Adaptations of Dune book

Adaptations of Dune available now

My new book Adaptations of Dune: Frank Herbert’s Story on Screen has been released! Find it in paperback and ebook versions on Amazon. This book is all about the three screen adaptations of Dune — David Lynch’s 1984 film Dune, John Harrison’s 2000 television miniseries Frank Herbert’s Dune, and Denis Villeneuve’s 2021 Dune: Part One — and how faithful they are to Herbert’s source material. It is the first study of the miniseries and the first extended study of Dune: Part One, and provides the groundwork for understanding these adaptations and how closely they align to the book so beloved by people

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YouTube clip of Machinic Unconscious podcast about Dune: A Critical Companion

Interview on Machinic Unconscious Happy Hour Podcast

I had a great discussion with Cooper and Taylor on the Machinic Unconscious Happy Hour podcast. We covered all sorts of topics relating to Dune, from how my books came to be, our favorite books in the Dune series, and some deeper theoretical perspectives based on our academic backgrounds. And of course we had to talk about the recent film adaptations. I’ve got new angles to think about in future Dune scholarship, and hopefully listeners find something interesting to pick up on as well. Check out the episode “Kara Kennedy – Dune: A Critical Companion” on YouTube, Spotify, Soundcloud, or

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Teens and Dune

A good proportion of teens seem interested in learning more about Frank Herbert’s Dune, especially younger ones in the prime demographic for encountering this science fiction classic. Oh, to be discovering and reading Dune for the first time – that experience certainly shaped my life! Following on from my recent presentations on the novel Dune to several junior high/high school classes (thanks to those who responded to my post about what to cover :), I wanted to report back on what teens had questions about and what piqued their attention the most. There were some basic questions like how long

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teen students wearing uniforms in library (generated by Firefly)

What do teens want to know about Dune

I’ve been invited to give some talks on Dune to students at a local junior high and high school, so this has me wondering: what do teens want to know about Dune? I’ve done plenty of talks on this subject, but typically my audience is adults, usually at university, so I want to make sure I’m pitching my presentation at the right level. I don’t want to talk down to them, but I also want to be accessible and get them interested in reading this epic science fiction text if they haven’t already. This is a pivotal time in their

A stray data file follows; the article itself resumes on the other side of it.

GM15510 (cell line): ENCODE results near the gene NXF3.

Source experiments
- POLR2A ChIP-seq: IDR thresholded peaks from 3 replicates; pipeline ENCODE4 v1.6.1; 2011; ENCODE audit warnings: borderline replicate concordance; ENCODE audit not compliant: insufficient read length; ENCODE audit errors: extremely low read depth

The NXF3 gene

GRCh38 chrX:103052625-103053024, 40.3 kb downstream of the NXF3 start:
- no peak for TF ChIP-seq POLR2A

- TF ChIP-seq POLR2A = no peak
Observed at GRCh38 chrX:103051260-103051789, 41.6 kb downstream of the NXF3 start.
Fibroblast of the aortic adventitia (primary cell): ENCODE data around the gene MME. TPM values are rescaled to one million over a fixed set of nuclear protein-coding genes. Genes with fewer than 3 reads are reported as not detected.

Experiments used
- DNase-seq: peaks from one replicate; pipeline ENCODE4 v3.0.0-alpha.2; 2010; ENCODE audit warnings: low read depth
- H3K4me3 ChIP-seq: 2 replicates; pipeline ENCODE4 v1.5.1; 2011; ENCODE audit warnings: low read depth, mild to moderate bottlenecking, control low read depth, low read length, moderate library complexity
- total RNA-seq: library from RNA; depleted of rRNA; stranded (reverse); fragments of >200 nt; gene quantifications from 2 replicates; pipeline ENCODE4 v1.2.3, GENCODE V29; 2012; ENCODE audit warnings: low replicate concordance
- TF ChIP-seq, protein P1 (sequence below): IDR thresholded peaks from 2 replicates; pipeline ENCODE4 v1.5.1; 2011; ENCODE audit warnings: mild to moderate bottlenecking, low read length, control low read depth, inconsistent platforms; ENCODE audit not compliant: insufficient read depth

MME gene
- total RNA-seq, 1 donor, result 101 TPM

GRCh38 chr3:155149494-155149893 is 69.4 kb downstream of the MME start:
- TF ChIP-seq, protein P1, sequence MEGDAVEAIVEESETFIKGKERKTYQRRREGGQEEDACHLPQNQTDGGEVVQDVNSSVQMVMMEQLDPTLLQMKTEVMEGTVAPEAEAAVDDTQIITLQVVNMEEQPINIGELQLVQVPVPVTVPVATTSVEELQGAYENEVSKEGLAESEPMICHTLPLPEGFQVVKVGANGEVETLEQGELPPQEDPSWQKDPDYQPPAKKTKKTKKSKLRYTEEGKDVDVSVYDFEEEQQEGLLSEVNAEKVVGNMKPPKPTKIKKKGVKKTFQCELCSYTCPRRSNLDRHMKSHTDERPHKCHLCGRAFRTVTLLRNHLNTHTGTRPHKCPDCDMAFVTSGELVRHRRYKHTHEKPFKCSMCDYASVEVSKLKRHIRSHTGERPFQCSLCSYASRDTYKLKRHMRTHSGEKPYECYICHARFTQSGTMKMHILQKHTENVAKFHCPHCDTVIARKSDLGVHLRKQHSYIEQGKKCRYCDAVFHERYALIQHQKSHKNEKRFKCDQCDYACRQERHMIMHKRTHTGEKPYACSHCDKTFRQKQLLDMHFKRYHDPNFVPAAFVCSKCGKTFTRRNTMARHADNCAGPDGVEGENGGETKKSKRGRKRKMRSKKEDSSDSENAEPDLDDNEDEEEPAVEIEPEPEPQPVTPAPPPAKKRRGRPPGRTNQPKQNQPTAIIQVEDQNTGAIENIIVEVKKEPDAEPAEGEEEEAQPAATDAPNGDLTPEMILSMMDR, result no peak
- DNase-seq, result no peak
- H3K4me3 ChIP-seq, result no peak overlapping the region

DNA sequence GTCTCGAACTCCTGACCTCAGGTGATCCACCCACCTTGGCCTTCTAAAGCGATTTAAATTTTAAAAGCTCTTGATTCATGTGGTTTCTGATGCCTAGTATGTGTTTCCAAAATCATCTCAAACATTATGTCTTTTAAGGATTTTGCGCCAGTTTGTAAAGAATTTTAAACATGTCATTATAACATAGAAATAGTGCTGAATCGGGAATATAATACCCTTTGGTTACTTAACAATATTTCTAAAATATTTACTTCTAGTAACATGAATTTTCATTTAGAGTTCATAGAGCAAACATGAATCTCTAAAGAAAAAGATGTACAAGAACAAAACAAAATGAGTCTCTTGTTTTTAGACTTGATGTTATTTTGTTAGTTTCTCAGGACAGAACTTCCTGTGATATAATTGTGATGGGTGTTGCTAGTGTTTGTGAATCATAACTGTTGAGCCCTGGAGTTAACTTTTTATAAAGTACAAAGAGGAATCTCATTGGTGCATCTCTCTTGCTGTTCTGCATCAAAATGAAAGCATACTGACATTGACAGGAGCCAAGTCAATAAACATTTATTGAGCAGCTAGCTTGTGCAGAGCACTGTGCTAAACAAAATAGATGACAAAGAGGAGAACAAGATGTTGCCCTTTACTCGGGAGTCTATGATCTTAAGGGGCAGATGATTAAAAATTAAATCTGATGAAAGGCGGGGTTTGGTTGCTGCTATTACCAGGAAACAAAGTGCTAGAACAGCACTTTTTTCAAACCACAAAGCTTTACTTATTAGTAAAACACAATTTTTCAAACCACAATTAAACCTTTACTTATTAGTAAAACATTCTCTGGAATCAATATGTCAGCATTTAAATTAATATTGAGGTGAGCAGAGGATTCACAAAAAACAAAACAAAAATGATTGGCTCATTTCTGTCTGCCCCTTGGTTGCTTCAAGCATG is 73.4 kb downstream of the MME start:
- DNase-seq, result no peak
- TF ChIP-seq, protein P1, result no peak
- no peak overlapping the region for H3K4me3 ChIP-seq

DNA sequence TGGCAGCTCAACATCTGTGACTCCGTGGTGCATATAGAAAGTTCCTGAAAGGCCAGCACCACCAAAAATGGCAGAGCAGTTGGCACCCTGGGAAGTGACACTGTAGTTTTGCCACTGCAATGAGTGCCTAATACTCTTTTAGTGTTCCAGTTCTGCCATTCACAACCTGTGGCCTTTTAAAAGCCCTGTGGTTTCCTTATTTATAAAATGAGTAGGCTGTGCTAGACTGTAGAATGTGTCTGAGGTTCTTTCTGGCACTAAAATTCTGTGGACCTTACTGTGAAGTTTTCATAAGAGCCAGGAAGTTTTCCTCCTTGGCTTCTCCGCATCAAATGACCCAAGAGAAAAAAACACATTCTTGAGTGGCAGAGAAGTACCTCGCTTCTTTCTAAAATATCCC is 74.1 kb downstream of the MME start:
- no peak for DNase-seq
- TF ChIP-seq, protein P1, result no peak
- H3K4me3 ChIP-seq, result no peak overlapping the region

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Variety article on Dune: Part Two Middle Eastern and North African influences

Commentary in Variety article on Middle Eastern and North African Influences in Dune: Part Two

Sharareh Drury in ‘Dune 2’ Criticized for Lack of Middle Eastern and North African Inclusion and Influences: ‘A Missed Opportunity’ addresses the Dune: Part Two film’s treatment of Middle Eastern and North African elements and Islamic culture, casting, and the missed opportunity to adapt Herbert’s novel Dune in a way that involved and represented marginalized communities. I appreciated the opportunity to provide background and commentary about the Fremen and their depiction in the source material. Great quote from writer Khaldoun Khelil in this article: “The problem for the movies [and] the director’s vision and his perspective is that he did

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Ryan Doherty's article for Inverse on Dune sequel adaptations

Commentary in Inverse article on Dune adaptations

Rory Doherty in Should Denis Villeneuve Make More Dune Sequels? Dune Scholars Aren’t So Sure for Inverse interviewed me and others about potential future sequel adaptations of Dune. I find interesting that people are praising the films for supposedly changing ‘nothing characters’ into something, but also not minding the downplaying or erasure of others such as the Mentats and Guild. It’s also interesting how journalists continue to have a much broader definition of who qualifies as an expert or scholar and tend to draw from their own media pools. Academics may be harder to get a hold of but there is

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